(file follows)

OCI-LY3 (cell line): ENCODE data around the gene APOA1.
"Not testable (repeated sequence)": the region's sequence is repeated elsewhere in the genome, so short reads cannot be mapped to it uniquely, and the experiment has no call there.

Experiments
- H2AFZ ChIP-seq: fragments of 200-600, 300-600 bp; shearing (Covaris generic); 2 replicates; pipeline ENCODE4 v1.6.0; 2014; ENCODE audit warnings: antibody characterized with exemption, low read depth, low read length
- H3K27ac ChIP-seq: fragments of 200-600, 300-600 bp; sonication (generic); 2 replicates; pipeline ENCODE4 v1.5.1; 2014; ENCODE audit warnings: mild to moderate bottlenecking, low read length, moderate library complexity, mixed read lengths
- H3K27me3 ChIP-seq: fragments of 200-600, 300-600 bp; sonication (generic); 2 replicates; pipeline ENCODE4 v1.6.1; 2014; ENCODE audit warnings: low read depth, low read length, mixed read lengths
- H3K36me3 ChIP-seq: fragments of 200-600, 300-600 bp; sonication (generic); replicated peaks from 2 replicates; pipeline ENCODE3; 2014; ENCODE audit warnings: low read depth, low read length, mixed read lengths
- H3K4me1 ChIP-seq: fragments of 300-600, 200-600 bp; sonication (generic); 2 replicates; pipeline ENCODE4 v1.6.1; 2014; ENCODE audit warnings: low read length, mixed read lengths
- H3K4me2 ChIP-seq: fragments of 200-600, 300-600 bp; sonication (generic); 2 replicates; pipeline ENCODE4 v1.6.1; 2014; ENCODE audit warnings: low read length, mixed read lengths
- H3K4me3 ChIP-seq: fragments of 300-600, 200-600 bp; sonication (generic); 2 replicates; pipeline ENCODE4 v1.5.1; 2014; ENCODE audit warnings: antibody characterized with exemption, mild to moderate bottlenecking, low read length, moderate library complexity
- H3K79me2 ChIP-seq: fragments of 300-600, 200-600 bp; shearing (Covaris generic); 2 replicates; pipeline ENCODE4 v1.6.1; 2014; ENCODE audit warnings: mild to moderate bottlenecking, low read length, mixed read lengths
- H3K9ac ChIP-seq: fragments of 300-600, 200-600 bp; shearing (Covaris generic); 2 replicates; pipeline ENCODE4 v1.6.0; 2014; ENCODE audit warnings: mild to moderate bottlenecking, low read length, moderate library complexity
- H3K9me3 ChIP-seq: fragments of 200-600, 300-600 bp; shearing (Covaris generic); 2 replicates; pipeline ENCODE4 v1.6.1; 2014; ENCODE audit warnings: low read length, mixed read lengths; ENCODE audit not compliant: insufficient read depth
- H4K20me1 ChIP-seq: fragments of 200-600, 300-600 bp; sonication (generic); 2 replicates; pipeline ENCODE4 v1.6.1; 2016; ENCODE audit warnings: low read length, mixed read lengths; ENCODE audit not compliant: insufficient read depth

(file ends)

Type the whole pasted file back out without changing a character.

OCI-LY3 (cell line): ENCODE data around the gene APOA1.
"Not testable (repeated sequence)": the region's sequence is repeated elsewhere in the genome, so short reads cannot be mapped to it uniquely, and the experiment has no call there.

Experiments
- H2AFZ ChIP-seq: fragments of 200-600, 300-600 bp; shearing (Covaris generic); 2 replicates; pipeline ENCODE4 v1.6.0; 2014; ENCODE audit warnings: antibody characterized with exemption, low read depth, low read length
- H3K27ac ChIP-seq: fragments of 200-600, 300-600 bp; sonication (generic); 2 replicates; pipeline ENCODE4 v1.5.1; 2014; ENCODE audit warnings: mild to moderate bottlenecking, low read length, moderate library complexity, mixed read lengths
- H3K27me3 ChIP-seq: fragments of 200-600, 300-600 bp; sonication (generic); 2 replicates; pipeline ENCODE4 v1.6.1; 2014; ENCODE audit warnings: low read depth, low read length, mixed read lengths
- H3K36me3 ChIP-seq: fragments of 200-600, 300-600 bp; sonication (generic); replicated peaks from 2 replicates; pipeline ENCODE3; 2014; ENCODE audit warnings: low read depth, low read length, mixed read lengths
- H3K4me1 ChIP-seq: fragments of 300-600, 200-600 bp; sonication (generic); 2 replicates; pipeline ENCODE4 v1.6.1; 2014; ENCODE audit warnings: low read length, mixed read lengths
- H3K4me2 ChIP-seq: fragments of 200-600, 300-600 bp; sonication (generic); 2 replicates; pipeline ENCODE4 v1.6.1; 2014; ENCODE audit warnings: low read length, mixed read lengths
- H3K4me3 ChIP-seq: fragments of 300-600, 200-600 bp; sonication (generic); 2 replicates; pipeline ENCODE4 v1.5.1; 2014; ENCODE audit warnings: antibody characterized with exemption, mild to moderate bottlenecking, low read length, moderate library complexity
- H3K79me2 ChIP-seq: fragments of 300-600, 200-600 bp; shearing (Covaris generic); 2 replicates; pipeline ENCODE4 v1.6.1; 2014; ENCODE audit warnings: mild to moderate bottlenecking, low read length, mixed read lengths
- H3K9ac ChIP-seq: fragments of 300-600, 200-600 bp; shearing (Covaris generic); 2 replicates; pipeline ENCODE4 v1.6.0; 2014; ENCODE audit warnings: mild to moderate bottlenecking, low read length, moderate library complexity
- H3K9me3 ChIP-seq: fragments of 200-600, 300-600 bp; shearing (Covaris generic); 2 replicates; pipeline ENCODE4 v1.6.1; 2014; ENCODE audit warnings: low read length, mixed read lengths; ENCODE audit not compliant: insufficient read depth
- H4K20me1 ChIP-seq: fragments of 200-600, 300-600 bp; sonication (generic); 2 replicates; pipeline ENCODE4 v1.6.1; 2016; ENCODE audit warnings: low read length, mixed read lengths; ENCODE audit not compliant: insufficient read depth